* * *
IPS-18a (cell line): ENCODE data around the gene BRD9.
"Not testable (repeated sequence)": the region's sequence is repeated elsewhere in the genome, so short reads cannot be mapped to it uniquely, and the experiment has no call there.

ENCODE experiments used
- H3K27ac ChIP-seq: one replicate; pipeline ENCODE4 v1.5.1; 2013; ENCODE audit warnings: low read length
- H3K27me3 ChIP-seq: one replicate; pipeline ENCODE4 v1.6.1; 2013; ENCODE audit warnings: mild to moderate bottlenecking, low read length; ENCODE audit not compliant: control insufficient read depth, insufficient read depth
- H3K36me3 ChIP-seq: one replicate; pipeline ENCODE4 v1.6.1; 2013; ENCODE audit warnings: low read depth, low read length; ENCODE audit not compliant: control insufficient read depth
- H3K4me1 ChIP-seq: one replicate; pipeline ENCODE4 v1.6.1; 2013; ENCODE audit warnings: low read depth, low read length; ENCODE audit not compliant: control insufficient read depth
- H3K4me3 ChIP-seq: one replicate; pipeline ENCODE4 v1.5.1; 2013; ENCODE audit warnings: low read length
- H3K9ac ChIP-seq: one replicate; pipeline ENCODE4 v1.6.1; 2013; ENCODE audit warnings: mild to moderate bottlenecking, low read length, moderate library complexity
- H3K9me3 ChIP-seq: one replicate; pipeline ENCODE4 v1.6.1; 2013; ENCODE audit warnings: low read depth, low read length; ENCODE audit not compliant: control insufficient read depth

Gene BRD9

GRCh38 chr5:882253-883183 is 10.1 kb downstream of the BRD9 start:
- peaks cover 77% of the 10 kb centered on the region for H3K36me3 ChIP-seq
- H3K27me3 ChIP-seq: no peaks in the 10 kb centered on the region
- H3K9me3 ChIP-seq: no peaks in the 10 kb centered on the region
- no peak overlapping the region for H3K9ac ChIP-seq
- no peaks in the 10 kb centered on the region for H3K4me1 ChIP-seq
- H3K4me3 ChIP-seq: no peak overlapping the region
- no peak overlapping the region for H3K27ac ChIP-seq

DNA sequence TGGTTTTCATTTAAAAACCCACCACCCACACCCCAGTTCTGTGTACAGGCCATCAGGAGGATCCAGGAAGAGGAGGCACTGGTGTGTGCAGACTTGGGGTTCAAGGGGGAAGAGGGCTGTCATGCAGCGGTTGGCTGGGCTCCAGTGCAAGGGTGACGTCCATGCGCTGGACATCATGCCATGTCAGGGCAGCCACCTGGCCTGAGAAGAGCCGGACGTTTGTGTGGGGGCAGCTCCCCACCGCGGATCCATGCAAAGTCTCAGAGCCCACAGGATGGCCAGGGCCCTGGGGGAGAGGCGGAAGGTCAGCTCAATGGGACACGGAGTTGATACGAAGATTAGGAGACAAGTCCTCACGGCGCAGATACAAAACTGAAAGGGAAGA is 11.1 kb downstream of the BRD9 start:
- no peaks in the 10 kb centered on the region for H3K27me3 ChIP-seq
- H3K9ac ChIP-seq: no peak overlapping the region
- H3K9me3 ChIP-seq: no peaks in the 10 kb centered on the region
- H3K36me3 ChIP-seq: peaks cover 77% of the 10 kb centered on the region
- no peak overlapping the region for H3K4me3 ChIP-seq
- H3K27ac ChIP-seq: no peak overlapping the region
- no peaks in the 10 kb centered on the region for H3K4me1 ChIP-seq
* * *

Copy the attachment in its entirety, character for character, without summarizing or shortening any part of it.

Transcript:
IPS-18a (cell line): ENCODE data around the gene BRD9.
"Not testable (repeated sequence)": the region's sequence is repeated elsewhere in the genome, so short reads cannot be mapped to it uniquely, and the experiment has no call there.

ENCODE experiments used
- H3K27ac ChIP-seq: one replicate; pipeline ENCODE4 v1.5.1; 2013; ENCODE audit warnings: low read length
- H3K27me3 ChIP-seq: one replicate; pipeline ENCODE4 v1.6.1; 2013; ENCODE audit warnings: mild to moderate bottlenecking, low read length; ENCODE audit not compliant: control insufficient read depth, insufficient read depth
- H3K36me3 ChIP-seq: one replicate; pipeline ENCODE4 v1.6.1; 2013; ENCODE audit warnings: low read depth, low read length; ENCODE audit not compliant: control insufficient read depth
- H3K4me1 ChIP-seq: one replicate; pipeline ENCODE4 v1.6.1; 2013; ENCODE audit warnings: low read depth, low read length; ENCODE audit not compliant: control insufficient read depth
- H3K4me3 ChIP-seq: one replicate; pipeline ENCODE4 v1.5.1; 2013; ENCODE audit warnings: low read length
- H3K9ac ChIP-seq: one replicate; pipeline ENCODE4 v1.6.1; 2013; ENCODE audit warnings: mild to moderate bottlenecking, low read length, moderate library complexity
- H3K9me3 ChIP-seq: one replicate; pipeline ENCODE4 v1.6.1; 2013; ENCODE audit warnings: low read depth, low read length; ENCODE audit not compliant: control insufficient read depth

Gene BRD9

GRCh38 chr5:882253-883183 is 10.1 kb downstream of the BRD9 start:
- peaks cover 77% of the 10 kb centered on the region for H3K36me3 ChIP-seq
- H3K27me3 ChIP-seq: no peaks in the 10 kb centered on the region
- H3K9me3 ChIP-seq: no peaks in the 10 kb centered on the region
- no peak overlapping the region for H3K9ac ChIP-seq
- no peaks in the 10 kb centered on the region for H3K4me1 ChIP-seq
- H3K4me3 ChIP-seq: no peak overlapping the region
- no peak overlapping the region for H3K27ac ChIP-seq

DNA sequence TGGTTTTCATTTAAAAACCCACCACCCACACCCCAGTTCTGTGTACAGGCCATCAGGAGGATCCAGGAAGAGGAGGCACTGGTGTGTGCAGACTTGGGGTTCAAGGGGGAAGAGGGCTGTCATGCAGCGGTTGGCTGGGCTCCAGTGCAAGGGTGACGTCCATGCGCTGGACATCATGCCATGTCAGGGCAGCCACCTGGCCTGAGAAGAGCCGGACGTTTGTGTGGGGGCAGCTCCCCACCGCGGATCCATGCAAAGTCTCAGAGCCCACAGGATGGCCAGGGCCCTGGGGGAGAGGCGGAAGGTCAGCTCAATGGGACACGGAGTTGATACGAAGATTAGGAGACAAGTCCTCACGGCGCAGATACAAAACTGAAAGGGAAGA is 11.1 kb downstream of the BRD9 start:
- no peaks in the 10 kb centered on the region for H3K27me3 ChIP-seq
- H3K9ac ChIP-seq: no peak overlapping the region
- H3K9me3 ChIP-seq: no peaks in the 10 kb centered on the region
- H3K36me3 ChIP-seq: peaks cover 77% of the 10 kb centered on the region
- no peak overlapping the region for H3K4me3 ChIP-seq
- H3K27ac ChIP-seq: no peak overlapping the region
- no peaks in the 10 kb centered on the region for H3K4me1 ChIP-seq